Illinois is the second-most corrupt state in the nation, according to the University of Illinois-Chicago. And corruption costs the state economy at least $550 million per year. But the size and scope of government corruption is nothing new for Illinoisans. What is new? Powerful Illinois lawmakers, Chicago aldermen, local mayors and business interests are involved...View Report
Licensing should be the last resort. Instead, in the case of the landscape architects, it appears to be a grab for a different kind of green.
Grocery delivery services have been on the rise nationwide. A bill in the General Assembly would allow consumers in Illinois to have distilled spirits delivered by a licensed vendor.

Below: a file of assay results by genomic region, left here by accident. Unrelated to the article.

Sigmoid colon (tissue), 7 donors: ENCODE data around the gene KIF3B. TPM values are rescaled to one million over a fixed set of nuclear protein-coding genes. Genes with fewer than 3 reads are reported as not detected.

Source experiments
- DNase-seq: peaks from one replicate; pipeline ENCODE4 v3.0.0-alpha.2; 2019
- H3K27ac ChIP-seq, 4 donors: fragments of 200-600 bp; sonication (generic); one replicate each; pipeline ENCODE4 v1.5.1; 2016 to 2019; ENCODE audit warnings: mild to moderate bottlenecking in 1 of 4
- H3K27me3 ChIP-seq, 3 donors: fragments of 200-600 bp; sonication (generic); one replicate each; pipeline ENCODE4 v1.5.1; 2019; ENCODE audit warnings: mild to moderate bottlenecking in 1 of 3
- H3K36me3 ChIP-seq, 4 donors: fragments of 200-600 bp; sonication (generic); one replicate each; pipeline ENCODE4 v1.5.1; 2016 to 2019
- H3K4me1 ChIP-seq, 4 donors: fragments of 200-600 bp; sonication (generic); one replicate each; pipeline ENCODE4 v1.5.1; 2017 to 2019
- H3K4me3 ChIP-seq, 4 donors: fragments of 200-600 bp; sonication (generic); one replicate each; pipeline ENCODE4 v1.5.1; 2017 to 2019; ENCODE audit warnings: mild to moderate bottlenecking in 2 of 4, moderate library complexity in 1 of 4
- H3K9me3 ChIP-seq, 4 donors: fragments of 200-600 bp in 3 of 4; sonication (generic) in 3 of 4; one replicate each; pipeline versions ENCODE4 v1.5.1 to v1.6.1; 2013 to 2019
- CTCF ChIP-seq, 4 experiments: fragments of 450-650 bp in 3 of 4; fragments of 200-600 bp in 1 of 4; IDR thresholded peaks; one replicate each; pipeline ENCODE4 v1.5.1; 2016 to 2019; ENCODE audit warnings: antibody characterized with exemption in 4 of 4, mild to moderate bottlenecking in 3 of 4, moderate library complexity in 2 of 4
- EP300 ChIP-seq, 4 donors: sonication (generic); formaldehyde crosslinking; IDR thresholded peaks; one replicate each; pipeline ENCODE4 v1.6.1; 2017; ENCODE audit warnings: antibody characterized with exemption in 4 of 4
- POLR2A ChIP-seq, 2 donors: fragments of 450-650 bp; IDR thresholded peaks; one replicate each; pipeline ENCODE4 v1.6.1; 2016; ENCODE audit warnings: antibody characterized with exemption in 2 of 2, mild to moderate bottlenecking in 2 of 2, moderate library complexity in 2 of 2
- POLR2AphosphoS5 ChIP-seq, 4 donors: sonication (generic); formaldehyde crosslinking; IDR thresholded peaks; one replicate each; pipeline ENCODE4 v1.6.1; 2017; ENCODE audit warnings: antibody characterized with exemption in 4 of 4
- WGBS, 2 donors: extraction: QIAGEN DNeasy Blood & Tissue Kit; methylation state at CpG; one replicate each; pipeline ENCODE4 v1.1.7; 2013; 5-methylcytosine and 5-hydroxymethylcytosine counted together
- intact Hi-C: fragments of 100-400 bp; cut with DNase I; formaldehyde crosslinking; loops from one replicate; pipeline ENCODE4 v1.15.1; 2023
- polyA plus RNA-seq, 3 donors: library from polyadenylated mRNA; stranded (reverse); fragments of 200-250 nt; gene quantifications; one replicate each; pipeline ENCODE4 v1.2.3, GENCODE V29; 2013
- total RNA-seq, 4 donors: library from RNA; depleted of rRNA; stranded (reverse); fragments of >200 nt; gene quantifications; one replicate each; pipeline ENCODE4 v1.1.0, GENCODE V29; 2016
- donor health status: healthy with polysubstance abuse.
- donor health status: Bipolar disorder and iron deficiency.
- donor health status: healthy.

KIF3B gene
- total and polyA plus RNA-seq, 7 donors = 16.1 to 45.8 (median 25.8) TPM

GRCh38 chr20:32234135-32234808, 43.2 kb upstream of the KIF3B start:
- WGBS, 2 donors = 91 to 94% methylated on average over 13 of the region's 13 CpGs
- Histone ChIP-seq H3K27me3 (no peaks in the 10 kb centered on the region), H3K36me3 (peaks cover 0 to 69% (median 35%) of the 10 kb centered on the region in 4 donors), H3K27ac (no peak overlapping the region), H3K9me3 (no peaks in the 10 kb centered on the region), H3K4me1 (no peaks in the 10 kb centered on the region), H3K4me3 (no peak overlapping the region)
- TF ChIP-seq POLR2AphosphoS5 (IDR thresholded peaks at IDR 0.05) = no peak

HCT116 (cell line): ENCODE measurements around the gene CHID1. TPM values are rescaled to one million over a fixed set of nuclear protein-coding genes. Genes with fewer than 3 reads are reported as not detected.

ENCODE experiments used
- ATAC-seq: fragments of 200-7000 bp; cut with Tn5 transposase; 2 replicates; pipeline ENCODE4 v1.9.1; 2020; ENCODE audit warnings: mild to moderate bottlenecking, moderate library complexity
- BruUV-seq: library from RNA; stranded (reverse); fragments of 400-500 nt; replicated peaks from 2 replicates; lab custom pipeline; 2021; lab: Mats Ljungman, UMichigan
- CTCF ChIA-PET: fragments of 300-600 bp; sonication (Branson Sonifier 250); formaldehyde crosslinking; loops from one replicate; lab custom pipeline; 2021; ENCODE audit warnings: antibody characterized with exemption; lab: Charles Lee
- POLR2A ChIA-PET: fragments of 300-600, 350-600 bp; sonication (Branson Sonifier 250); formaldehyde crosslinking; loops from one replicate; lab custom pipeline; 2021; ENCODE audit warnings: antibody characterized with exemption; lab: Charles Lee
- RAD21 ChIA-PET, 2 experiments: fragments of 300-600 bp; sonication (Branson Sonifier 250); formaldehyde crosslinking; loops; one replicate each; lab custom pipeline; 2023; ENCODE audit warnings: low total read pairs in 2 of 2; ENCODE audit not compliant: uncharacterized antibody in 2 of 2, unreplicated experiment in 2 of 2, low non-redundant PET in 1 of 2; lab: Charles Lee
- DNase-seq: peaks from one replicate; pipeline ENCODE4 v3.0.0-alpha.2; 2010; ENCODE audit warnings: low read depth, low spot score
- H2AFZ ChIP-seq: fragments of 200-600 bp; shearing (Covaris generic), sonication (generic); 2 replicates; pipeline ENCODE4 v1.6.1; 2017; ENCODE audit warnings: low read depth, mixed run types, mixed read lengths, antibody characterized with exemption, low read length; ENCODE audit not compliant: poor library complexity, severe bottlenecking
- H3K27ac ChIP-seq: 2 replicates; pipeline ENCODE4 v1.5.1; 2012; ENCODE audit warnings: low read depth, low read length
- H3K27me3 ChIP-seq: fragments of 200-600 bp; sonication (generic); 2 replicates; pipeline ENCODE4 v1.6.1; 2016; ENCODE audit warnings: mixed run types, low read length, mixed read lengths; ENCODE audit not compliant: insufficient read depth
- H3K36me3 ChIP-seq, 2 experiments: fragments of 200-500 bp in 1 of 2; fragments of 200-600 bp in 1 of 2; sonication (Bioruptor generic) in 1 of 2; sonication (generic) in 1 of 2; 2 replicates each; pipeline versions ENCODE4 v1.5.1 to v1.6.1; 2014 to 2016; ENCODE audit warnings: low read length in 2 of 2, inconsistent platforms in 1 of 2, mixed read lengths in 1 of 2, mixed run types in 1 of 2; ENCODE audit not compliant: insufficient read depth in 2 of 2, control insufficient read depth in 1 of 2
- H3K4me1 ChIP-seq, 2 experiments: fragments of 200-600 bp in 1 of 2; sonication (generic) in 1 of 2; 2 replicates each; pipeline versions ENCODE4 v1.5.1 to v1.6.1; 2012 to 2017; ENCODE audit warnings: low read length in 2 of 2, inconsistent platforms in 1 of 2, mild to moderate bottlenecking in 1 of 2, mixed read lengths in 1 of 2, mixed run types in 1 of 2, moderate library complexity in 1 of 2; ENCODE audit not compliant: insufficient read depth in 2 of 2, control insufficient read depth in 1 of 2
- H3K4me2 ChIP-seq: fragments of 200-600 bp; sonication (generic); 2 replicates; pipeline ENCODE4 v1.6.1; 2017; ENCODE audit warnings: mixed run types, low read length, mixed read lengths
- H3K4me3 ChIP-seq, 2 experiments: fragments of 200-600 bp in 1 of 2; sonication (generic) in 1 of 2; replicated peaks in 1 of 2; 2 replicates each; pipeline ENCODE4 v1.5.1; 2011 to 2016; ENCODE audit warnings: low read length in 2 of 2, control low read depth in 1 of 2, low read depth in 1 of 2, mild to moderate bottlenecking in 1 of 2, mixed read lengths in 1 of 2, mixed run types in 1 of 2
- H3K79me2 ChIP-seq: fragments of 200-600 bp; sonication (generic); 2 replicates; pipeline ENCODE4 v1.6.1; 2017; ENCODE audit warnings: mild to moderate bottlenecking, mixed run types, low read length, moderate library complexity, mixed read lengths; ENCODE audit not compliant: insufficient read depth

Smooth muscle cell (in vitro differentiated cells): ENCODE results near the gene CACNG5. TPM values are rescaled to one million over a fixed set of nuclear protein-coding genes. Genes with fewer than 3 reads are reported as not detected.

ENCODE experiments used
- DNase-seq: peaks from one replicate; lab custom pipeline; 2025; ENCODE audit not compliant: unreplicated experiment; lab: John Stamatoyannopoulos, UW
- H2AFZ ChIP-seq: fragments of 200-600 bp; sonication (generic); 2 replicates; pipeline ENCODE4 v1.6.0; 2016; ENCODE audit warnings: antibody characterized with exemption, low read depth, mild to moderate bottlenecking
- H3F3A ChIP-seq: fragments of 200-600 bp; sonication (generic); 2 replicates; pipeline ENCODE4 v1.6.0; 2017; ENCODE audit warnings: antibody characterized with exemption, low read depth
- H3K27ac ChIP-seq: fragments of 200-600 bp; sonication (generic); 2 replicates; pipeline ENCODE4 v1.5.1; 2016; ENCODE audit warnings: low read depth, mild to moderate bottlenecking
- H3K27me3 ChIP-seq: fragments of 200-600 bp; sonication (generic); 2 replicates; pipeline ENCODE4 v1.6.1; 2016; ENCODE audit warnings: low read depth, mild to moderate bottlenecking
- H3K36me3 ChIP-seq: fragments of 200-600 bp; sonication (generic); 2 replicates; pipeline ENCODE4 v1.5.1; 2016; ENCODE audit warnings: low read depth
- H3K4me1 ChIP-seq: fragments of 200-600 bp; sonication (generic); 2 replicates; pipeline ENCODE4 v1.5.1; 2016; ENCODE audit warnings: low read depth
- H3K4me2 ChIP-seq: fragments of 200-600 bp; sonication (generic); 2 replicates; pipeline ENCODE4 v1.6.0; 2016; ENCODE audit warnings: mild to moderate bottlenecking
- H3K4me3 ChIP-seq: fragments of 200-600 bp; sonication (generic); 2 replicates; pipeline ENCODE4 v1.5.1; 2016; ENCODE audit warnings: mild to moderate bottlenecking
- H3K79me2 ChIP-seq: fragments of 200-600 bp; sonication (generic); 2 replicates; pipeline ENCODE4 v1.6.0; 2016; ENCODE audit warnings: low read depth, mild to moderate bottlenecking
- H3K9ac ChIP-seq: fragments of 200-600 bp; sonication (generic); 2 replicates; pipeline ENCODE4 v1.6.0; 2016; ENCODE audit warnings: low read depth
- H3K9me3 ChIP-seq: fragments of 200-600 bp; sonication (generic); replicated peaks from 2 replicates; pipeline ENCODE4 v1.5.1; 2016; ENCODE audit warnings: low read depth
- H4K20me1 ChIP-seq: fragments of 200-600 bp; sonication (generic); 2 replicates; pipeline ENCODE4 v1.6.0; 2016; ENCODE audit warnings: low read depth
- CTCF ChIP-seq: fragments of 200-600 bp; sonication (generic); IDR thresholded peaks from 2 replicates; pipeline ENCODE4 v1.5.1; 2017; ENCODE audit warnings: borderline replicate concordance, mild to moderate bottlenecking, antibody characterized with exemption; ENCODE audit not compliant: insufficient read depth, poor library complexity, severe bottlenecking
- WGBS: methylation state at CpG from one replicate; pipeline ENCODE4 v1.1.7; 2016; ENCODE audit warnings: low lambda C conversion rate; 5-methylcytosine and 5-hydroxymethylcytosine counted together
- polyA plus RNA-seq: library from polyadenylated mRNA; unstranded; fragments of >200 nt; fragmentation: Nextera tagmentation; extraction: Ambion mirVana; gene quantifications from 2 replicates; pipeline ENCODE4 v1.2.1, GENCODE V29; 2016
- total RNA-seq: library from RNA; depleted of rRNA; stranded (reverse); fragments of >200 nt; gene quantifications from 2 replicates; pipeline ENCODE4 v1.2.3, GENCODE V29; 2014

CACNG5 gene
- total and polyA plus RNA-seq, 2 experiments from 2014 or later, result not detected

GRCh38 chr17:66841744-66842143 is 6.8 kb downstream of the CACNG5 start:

New Year brings new laws as the 100thGeneral Assembly ends. Here are a few wins for Illinois taxpayers.
A new law will ensure Illinoisans don’t lose their right to practice their professions if they fall behind on student loan payments.
Nearly 600 bills are on their way to the governor, some of which would be encouraging changes to the status quo.
A series of occupational licensing reform bills making their way out of the General Assembly would help more Illinoisans enter the workforce.
Regulatory regimes in Illinois often discourage workforce participation without enhancing public welfare. One Senate bill, however, would require regulators to demonstrate the necessity of new rules before imposing them on workers.
Three proposals that would ease occupational licensing restrictions have reached the House floor, passing unanimously out of committee.
Under Illinois law, defaulting on student loan debt could jeopardize one’s occupational license. But a Senate bill would protect indebted workers from displacement.
State lawmakers would be wise to re-examine the barriers to second chances and first careers throughout the state.